Empty Nose Syndrome Myth

A few weeks ago, I logged onto my website and scanned my blog stats. Under Search Engine Terms, I read the words “Empty Nose Syndrome Myth.” A bomb detonated in the center of my head.

After my surgery, when my nose and sinuses were raw and scabbed, and I was smothering, I found the Empty Nose Syndrome Association website: http://www.emptynosesyndrome.org/. There, I discovered several hundred victims of turbinate reduction surgery. I spoke with dozens of others struggling to breathe, searching for moisturizers, sleep aids, treatments, research, hope. I was stunned to hear stories of unsympathetic ENT’s, and ENT’s who don’t believe in Empty Nose Syndrome. That just seemed impossible. How could they not believe in it? After months of research, I came to understand that ENT’s who don’t believe in Empty Nose Syndrome choose their belief in opposition to substantial medical literature.

Between scouring the Internet, I paced my apartment, my mouth torn open in a primal scream, the pain unfit for human consumption. I passed out for a couple of hours each night only to be wakened by the blazing pain and suffocation of my life. Empty Nose Syndrome is like running a marathon that never ends. Soon there is no strength, not even fumes, but you have to keep running. It’s your life. They shoot horses, don’t they?

No such compassion for human beings. Not even much recognition of the suffering. In my case, I won’t say there was none. Most of the ENT’s I saw acknowledged the scabs, the loss of turbinate tissue, and even the Empty Nose Syndrome. But they acted as if it was no big deal. As I sat before the first one, yowling like a cat on fire, he appeared to be checking the tan on his ankles. It was December; Fake bake or Florida. My mind was scrambling with pleas: Do something! Help me! What’s going to become of me?

Call the medical board! Call the police!

He gave me a squeeze bottle for nasal irrigations, a prescription for infection, and an appointment to return in five weeks. I wondered what in the name of Compassion he thought I was going to do for the next five weeks. It was like telling a woman whose hair is on fire, “Alrighty then. See you back here in five weeks.”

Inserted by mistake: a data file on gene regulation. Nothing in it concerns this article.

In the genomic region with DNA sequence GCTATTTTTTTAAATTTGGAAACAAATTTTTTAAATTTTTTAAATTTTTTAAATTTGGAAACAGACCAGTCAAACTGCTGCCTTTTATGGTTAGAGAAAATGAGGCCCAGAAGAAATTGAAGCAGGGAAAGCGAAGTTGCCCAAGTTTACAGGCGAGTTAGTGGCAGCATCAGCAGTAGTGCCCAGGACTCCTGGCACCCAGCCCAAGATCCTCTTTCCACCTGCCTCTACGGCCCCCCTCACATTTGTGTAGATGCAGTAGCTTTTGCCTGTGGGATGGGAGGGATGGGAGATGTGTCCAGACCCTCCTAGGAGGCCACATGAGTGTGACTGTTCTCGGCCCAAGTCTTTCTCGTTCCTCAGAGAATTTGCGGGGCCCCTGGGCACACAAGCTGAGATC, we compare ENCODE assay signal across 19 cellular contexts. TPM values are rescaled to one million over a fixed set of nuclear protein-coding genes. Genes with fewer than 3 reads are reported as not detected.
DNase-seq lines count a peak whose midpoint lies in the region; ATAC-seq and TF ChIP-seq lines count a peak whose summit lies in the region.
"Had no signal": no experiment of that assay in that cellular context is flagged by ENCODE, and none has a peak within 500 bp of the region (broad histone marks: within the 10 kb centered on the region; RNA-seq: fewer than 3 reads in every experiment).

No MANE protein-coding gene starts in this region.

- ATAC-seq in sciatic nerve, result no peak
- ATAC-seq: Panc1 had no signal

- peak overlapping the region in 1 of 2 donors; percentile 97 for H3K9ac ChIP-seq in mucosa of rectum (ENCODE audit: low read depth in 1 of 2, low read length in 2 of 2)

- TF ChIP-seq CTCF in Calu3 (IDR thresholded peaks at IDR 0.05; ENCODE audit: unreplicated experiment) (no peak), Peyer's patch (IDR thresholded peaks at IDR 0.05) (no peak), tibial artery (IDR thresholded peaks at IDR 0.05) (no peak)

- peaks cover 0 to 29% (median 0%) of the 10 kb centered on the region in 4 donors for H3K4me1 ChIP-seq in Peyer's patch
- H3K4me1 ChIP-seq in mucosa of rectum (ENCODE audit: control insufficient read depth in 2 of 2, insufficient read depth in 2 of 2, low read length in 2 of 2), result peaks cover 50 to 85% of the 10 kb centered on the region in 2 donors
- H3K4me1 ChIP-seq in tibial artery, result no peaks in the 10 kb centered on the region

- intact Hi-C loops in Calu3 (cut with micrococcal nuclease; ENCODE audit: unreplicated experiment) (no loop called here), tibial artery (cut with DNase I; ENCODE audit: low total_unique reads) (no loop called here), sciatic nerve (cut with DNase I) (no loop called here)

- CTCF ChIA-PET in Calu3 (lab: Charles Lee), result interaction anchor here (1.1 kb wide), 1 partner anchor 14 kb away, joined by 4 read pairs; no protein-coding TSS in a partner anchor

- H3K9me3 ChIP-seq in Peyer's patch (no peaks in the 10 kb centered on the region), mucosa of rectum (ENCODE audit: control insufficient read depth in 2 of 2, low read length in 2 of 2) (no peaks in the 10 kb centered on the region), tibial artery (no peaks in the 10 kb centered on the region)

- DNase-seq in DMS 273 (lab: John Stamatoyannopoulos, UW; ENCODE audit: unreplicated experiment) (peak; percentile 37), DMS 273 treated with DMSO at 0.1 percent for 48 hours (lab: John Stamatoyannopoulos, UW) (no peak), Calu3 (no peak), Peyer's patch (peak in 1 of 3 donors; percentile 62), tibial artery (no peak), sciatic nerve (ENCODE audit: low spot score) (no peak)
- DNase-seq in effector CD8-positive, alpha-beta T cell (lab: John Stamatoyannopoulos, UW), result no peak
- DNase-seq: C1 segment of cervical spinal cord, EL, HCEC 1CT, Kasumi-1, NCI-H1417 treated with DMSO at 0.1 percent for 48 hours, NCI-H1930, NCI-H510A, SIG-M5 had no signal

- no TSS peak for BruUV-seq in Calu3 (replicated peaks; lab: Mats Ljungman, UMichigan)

This was better than the next ENT who pronounced my mucosa “pink and healthy,” in spite of the shoe leather dryness, infection and scabs. This one, I believe would have said there is no such thing as Empty Nose Syndrome. I also believe he would have said there is no such thing as dirt, or water, had the pronouncement been expedient, and helpful to his own, or a colleague’s, career.

Empty Nose Syndrome is the verifiable result of the surgical removal of turbinate tissue—which is bone covered in mucosa. Turbinates are the inner organ of the nose. They are the necessary form which serves the indispensable function of breathing. There are cases where turbinates become enlarged and interfere with breathing. I suspect these cases are few. I believe that hundreds of thousands of unnecessary turbinate reductions are done each year for the fee. As I said, Empty Nose Syndrome is a verifiable condition. We have CT scans these days to show what is, or is not, inside of a body. See below the CT scans of a normal nose, and three in which turbinates have been surgically removed. What does the bottom image look like to you? Does that look like a Myth or does it look like an Empty Nose? How do you think that guy feels?  How do you think he breathes?



How can ENT’s say that there is no such thing as Empty Nose Syndrome? It’s akin to saying that a man whose leg’s been amputated isn’t missing a leg. These trained professionals surely know that Empty Nose Syndrome exists. They see the physical evidence. They see the suffering and turn a blind eye. Careers and income are at stake.

Myth is what doctors create when they use their M.D.’s or their D.O.’s to spin an illusion to cover up truth. Myth is the fairy tale that what modern medicine has to offer is always good. Myth is the denial that patients are sometimes harmed by doctors, not by accident but by greed.

I don’t know that an ENT made that search: Empty Nose Syndrome Myth. But I have never heard of anyone other than an ENT calling Empty Nose Syndrome a myth. Before ENS happened to me, I had never heard of it at all.


~ by ens3 on October 19, 2009.

3 Responses to “Empty Nose Syndrome Myth”

  1. i had submucosal resection of inferior turbantes – pretty much removed completely.Middle turbinates also slightly reduced in size. I breathe much better now. Guess i was lucky. Still some resistance. I think I’ll go back for further reduction of middle turbs and maybe even superior turbs.

    on afrin,. when turbs are totally shrunk my nose functions like a jet engine. so much air intake. would like that feeling all the time. Improves fitness, mood, and mental clarity greatly too

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